Was HIMYM inspired by Love in the Time of Cholera?
June 26, 2018|Zoralis Pérez
You won't believe the coincidences between the American TV sitcom "How I Met Your Mother" and the Colombian novel "Love in the Time of Cholera".
At the beginning of Love in the Time of Cholera, Doctor Juvenal Urbino gets a telephone call. His photographer friend, Jeremiah Saint-Amour, has killed himself. In another part of the world, at another moment in history, a first date is interrupted. Robin leaves Ted to go cover a suicide attempt; in the reporter’s words: "The man came down off the ledge, giving this bizarre story a happy ending."
How I Met Your Mother and Love in the Time of Cholera have more in common than just a morbid beginning. The novel by Colombian writer Gabriel García Márquez tells the story of a love born in youth and resolved many years later. Florentino Ariza falls in love at first sight with Fermina Daza and gives her his heart without a second thought. At first, it seems like Fermina feels the same way about Florentino, but eventually, she rejects his advances and ends up marrying Dr. Juvenal Urbino a few years later. Decades later, the doctor dies, and Florentino and Fermina meet again. Sounds familiar?
On the first season’s 21st episode, Ted mentions that his favorite book is Love in the Time of Cholera, which makes us think that the parallelisms between the two stories are much more than just a fan theory. Do you remember the characters’ doppelgangers in HIMYM? Maybe, instead of New York City’s streets, they’re hidden in García Márquez’s book.
Fermina Daza and Robin Scherbatsky
Both Fermina and Robin were raised by strict fathers who tried to stifle their sexual awakening. Fermina was sent off to a convent, while Robin had to go to a military academy. Besides their past and their respective love triangles, they also share a secret smoking habit, a love of animals, and they have to learn how to live with the fact that they’ll never be able to have children.
Ted Mosby and Florentino Ariza
Florentino Ariza is a hopeless romantic who falls in love at first sight and believes that that illusion is enough to join two people’s lives forever. Ted is just like him, and he also says “I love you” on the first date. Both come up with the craziest strategies to get closer to the women that they believe they are meant to be with: Florentino writes hundreds (or maybe thousands?) of letters like a madman, while Ted throws three parties to get closer to Robin, and he’s convinced that he can make it rain.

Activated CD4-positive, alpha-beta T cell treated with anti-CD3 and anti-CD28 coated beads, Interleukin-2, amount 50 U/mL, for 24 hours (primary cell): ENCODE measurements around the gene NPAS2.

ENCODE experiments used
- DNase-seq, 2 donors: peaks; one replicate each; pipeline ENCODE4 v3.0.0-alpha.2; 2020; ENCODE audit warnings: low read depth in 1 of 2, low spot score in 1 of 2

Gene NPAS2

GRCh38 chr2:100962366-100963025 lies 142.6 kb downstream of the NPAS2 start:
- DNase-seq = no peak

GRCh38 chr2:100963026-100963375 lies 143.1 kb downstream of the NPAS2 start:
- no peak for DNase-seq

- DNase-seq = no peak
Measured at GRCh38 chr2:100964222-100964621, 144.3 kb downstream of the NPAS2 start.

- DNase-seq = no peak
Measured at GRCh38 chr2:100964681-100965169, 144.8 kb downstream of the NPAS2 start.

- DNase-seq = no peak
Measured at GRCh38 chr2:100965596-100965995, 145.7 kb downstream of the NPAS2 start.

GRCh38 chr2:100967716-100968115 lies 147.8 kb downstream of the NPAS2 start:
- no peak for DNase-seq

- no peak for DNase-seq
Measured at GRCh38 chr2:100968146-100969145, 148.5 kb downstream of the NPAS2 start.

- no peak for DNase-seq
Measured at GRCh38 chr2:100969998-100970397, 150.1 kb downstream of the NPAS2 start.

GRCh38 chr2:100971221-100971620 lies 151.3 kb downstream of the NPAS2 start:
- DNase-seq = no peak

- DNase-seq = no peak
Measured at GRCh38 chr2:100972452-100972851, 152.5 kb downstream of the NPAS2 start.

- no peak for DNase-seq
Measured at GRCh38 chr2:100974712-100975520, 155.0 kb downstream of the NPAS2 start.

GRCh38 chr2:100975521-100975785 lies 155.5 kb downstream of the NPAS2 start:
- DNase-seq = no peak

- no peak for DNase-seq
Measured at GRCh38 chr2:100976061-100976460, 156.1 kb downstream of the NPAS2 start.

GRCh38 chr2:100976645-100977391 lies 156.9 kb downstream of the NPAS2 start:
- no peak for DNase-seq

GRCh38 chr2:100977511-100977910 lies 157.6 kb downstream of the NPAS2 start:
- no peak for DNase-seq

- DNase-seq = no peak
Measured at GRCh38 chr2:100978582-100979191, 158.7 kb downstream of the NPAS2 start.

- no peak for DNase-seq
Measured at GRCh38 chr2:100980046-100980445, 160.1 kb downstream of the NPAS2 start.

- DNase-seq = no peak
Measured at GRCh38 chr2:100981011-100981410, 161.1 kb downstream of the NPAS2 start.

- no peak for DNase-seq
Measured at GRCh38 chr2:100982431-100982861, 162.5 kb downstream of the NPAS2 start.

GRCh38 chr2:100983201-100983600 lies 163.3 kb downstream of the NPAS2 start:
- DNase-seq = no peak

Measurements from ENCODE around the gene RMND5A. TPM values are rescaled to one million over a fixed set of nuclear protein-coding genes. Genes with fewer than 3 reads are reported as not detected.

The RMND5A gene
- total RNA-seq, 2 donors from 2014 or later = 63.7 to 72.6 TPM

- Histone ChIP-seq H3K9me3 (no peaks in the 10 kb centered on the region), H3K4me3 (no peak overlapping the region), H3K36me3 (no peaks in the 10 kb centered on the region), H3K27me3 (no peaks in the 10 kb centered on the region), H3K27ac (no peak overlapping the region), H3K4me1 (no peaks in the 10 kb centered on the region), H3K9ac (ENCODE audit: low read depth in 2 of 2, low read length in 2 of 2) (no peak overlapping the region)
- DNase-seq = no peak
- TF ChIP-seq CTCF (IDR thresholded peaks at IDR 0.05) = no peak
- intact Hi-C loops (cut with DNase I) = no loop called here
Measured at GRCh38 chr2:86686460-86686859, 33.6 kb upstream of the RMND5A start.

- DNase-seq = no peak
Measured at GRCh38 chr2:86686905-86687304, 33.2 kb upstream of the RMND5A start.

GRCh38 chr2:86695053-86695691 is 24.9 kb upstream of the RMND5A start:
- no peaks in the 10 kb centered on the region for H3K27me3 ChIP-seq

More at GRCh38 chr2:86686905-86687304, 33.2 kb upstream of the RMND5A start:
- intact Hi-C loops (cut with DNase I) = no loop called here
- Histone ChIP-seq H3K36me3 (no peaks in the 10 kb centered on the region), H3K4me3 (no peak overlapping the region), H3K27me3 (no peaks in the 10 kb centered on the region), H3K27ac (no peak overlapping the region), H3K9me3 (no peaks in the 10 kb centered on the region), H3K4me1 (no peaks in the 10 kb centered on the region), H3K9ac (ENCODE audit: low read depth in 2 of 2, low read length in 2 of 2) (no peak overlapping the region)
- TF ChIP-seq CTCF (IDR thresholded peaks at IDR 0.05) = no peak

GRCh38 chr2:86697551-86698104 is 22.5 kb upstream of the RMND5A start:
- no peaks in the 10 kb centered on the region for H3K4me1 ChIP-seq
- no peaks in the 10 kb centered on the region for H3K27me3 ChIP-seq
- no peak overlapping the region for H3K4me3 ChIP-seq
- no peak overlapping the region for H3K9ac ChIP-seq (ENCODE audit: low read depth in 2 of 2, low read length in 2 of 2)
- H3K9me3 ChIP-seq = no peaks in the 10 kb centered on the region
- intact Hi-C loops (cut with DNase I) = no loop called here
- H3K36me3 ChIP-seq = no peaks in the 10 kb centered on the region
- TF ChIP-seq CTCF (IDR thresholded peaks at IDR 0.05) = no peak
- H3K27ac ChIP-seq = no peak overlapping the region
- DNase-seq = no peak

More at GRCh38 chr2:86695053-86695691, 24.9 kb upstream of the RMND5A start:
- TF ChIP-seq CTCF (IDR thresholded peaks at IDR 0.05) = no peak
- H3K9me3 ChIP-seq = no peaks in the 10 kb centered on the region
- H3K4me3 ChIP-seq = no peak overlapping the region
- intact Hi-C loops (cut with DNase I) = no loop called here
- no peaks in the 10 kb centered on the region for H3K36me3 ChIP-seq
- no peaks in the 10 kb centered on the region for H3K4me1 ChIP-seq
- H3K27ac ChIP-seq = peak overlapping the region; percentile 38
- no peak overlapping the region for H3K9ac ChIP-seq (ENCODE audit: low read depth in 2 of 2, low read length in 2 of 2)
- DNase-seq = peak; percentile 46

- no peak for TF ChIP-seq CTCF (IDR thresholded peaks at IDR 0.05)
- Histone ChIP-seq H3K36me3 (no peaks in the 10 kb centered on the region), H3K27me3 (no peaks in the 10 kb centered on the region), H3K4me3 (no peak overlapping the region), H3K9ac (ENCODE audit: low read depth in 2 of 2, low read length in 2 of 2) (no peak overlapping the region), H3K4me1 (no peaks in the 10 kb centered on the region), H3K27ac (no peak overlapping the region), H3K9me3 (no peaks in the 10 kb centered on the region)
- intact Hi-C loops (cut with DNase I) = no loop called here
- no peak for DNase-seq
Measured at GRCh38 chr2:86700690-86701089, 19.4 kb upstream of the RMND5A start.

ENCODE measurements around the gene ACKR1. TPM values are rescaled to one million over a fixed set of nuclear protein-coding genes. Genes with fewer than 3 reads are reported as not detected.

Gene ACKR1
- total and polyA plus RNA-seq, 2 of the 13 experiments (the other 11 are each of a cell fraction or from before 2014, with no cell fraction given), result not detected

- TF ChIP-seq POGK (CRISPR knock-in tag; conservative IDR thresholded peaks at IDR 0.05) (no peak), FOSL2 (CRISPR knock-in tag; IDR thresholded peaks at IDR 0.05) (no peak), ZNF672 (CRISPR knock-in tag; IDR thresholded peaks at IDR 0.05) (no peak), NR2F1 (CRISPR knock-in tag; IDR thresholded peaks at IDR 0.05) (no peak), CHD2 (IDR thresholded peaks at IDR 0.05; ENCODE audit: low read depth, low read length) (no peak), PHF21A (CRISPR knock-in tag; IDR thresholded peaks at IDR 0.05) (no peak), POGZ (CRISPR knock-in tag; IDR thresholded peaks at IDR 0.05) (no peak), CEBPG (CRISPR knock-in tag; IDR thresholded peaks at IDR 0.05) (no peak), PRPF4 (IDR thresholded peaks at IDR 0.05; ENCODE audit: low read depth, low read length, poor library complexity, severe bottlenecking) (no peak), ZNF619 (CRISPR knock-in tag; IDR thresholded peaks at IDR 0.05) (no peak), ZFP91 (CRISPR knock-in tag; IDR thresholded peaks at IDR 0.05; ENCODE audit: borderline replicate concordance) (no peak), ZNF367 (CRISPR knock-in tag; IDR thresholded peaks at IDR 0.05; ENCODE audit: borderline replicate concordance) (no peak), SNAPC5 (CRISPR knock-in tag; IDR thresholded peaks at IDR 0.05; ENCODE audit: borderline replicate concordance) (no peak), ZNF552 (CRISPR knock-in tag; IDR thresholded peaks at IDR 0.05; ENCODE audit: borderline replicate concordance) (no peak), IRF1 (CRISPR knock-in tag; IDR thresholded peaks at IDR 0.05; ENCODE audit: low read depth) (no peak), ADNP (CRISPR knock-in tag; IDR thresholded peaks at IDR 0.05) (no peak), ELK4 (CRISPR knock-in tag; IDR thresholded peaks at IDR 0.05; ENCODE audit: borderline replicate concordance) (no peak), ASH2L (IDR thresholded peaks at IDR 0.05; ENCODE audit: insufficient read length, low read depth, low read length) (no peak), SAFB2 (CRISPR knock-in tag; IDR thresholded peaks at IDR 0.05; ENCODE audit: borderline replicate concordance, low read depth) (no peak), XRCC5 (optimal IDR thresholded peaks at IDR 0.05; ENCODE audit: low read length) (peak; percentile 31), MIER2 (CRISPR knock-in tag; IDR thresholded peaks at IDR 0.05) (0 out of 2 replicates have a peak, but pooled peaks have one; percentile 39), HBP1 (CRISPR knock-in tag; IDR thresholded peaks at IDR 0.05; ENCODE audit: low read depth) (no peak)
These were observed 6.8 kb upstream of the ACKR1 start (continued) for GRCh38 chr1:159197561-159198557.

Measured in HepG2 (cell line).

Then, just when it looks like Florentino has a chance with Fermina, she is sent away on a trip, and when she returns, she is a whole new person and wants nothing to do with him. As a result of this rejection, Florentino grows a beard and starts seeing Rosalba, a bold woman who gives him such a wild night that he doesn’t remember anything the following morning. In HIMYM, Robin travels to Argentina and returns with a Latin American lover played by the one and only Enrique Iglesias. Around that same time, Ted too grows a beard, and after a night on the town, he wakes up with a butterfly tattoo on his lower back that he doesn’t remember when he got. After the end of their respective relationships, Florentino and Ted had many relationships and sexual encounters, but they never lost hope that the love of their lives would come back to them, which goes to show that loyalty doesn’t necessarily mean chastity.
Juvenal Urbino and Barney Stinson
The name Juvenal comes from the word “juvenile,” which means “young or suitable for young people.” Dr. Juvenal carries that youth in his name and his optimism, while Barney’s refusal to grow up is evident in all of his actions. How else would you explain that an adult man spends his adult free time playing laser tag and makes his life decisions according to a code of honor that he himself invented?
Cosmopolitan, impeccably dressed, and popular with the ladies, Juvenal and Barney are the polar opposites of Florentino and Ted. In contrast to the latter’s romantic and nostalgic nature, always longing for times long gone, Juvenal and Barney look ahead to the future; in Barney’s words, “newer is always better.” Another HIMYM reference to García Márquez’s book is the fact that Barney’s doppelganger on the show is a doctor like Juvenal.
Over the course of nine seasons, the show’s creators gave us several hints that suggest that the famous TV show is, in fact, an adaptation of the Latin American writer’s story. The most telling hint is the scene in Farhampton where, right before he sees his future wife, Ted is reading Love in the Time of Cholera. This nod to the novel represents Ted’s certainty that his relationship with Robin isn’t forever, so he jumps into this new love secretly knowing that sooner or later, he’ll be as lucky as Florentino Ariza and one day meet his Fermina Daza again.